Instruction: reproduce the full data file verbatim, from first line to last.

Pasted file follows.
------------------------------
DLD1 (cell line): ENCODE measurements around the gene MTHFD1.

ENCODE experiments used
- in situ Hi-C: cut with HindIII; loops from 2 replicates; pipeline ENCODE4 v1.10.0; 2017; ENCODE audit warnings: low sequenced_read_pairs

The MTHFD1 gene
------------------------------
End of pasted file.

DLD1 (cell line): ENCODE measurements around the gene MTHFD1.

ENCODE experiments used
- in situ Hi-C: cut with HindIII; loops from 2 replicates; pipeline ENCODE4 v1.10.0; 2017; ENCODE audit warnings: low sequenced_read_pairs

The MTHFD1 gene